My forty-third year so far has been my most humbling. Hence the blog title. My horns haven't yet been reduced to nubbins by life's sandpaper experiences, but they have receded a little, in the chilling realities that present themselves along the journey. Call it shrinkage. Last month my first freelance photography session reduced me to a puddling mess. The Mormon woman and her extensive family hated the photos I took. Her criticisms went on for days, in an email that took me full circle from wounded ego to indignance to quivering wreck and eventually to a shrug-it-off, you-can't-please-all-the-people-all-the time sensibility, that advice courtesy of a few thick-skinned friends more business savvy than myself. It was a harsh reminder that no matter how awesome you think you are, if you put yourself out in the world and sell your creative wares, don't expect the whole world to love them. Total strangers tend to be slightly more judgmental than family and friends. They will definitely be more honest. Best thing to do is make it a life lesson, pick yourself up by your bootstraps, and do it better next time. In recent weeks there was a complete lack of coinage for any of the little luxuries-$1 chicken sandwiches at Jack in the Box for my kids, en route to the tide pools, cat litter, dishwasher soap...and finally I was raiding my daughter's piggy bank for the three dollars that was in it, just so the gas light wouldnt blink on again. There was the veritable intervention from my mother, and subsequent lecture on shame and the dangers of financial insolvency at my age. And the same from her again, two days later, when I lay on the floor with my legs up, trying to resolve an excruciating sciatica spasm. Like being kicked when you're down. Almost literally. My wife and I laugh about all of it, because at a point, what else can you do? For richer or poorer, I tell her. We hug it out, owning human failing, trying to fix it, but having a perspective on it that allows us to see life as no less wonderful, in the throes of bad money management and economic depression. The cliches affirm it for us...All of us are healthy, we have food and a house and family and friends. And our kids are growing and laughing... and breathing. Breathing. It has been twenty-two days since Jordan died. Twenty-two days since that night all of us ran from our houses to help a neighbor, hearing the awful screams of his father. The sounds haunt me. The images play on a loop in my head, sometimes. Jordan laying on the grass, unconscious. The ambulance arriving twenty-five minutes late, because the driver got lost. The powerlessness of everyone watching that beautiful little boy, who would have turned five on July 19th, slip away before our eyes. He choked to death. Eating ice cream on a summer's night. A cap got into the ice cream, and lodged in his windpipe. And the vital, happy person he was a few minutes before was suddenly gone. I had never met Jordan or his family prior to that horrific night. It was the only time I have not wanted my Nikon at hand; I do not shirk from any photodocumentation, normally-traffic accidents, street fights, fires. The gravity of this occasion, and the irreverance of a camera, only occurred to me much later. I visited the house a couple of times in the week that followed. The family are Buddhists, and held a week long memorial during which mourners were welcome to come in their home, light an incense, and place it on the candle lit shrine that held an 8x10 of a smiling Jordan. When I first saw that picture it startled me, because I had only seen him prone, with his eyes closed, our neighbor Robert desperately trying to revive him with CPR. For a couple of weeks I walked around in a netherworld of child death, unable to process it. And I was only an onlooker. I thought of his parents all the time. First thing in the morning, especially, when my three and a half year old son would run to me for hugs. I could not fathom the absence of that. My heart breaks for them. Jordan was an only child. As happens to all of us who are only onlookers in life's tragedies, we wake up one day and find we have rallied. The broken garbage disposal exasperates us, or we trip over the cat on the way to make coffee and curse, and realize we are back in the land of the living, where the most trivial things become ponderous, and enlightenment never lasts for very long. That is to say...not entirely. I am more apt to forgive the little dramas, these days. And if we don't have gas, so what? So we stay home. Our backyard is full of sun, and butterflies. My son Fin tells me, " Mommy, I'm going to make a hummingbird laugh!" He is infinitely charming. I have total faith in his ability to do this. I talk to my brother-in-law, who is the same age as me, about all of these things. We muse about life, and joy, and pain, and humility. He is currently enduring the break up of his twenty-year marriage. He calmly refers to it as "an exquisite agony". So many of life's unwanted adventures might fall under this description. I take pictures of everything, small and large, beautiful or not. Action shots. Still Lifes.I think of Jordan, and his parents. I watch my children chase monarchs. They are not incongruous. A little poem puzzles itself together in my mind:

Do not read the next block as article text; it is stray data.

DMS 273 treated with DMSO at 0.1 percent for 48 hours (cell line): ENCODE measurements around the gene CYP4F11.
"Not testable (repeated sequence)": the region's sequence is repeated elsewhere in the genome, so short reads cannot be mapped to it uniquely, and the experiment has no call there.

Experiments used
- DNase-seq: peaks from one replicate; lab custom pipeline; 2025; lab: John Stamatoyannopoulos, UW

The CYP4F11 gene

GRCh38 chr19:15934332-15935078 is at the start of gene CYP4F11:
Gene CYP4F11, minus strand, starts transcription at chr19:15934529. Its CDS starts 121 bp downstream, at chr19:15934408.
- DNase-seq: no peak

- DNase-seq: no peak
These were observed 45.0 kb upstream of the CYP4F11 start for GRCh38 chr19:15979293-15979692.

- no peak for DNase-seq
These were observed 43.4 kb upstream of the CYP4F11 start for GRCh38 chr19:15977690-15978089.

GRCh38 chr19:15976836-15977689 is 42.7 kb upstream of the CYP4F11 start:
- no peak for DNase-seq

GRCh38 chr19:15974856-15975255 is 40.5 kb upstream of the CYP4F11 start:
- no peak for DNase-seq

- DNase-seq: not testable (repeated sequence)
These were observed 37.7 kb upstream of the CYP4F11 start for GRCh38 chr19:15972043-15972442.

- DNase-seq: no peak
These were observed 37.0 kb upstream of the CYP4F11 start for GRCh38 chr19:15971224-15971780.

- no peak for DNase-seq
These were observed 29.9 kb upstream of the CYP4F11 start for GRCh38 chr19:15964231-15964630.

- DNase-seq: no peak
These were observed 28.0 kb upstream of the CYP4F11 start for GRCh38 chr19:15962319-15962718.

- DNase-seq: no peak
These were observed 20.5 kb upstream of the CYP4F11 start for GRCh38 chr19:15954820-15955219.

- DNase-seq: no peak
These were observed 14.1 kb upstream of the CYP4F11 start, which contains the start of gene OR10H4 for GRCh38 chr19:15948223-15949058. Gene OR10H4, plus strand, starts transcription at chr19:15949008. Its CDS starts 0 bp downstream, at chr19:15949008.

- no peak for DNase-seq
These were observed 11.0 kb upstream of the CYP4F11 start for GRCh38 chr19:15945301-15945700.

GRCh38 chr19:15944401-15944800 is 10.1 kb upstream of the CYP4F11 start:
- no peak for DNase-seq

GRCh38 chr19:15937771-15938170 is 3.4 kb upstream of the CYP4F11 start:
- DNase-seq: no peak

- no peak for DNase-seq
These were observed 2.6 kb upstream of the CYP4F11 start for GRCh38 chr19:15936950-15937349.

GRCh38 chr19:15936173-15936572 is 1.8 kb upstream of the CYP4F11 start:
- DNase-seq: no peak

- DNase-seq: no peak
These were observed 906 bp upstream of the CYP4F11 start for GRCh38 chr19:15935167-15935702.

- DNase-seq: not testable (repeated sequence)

there is a desolate thing rattles at the back of my bones a necessary thunder but I am strong, like skipping stones and will not swallow under

-H.P. Hart, 2012

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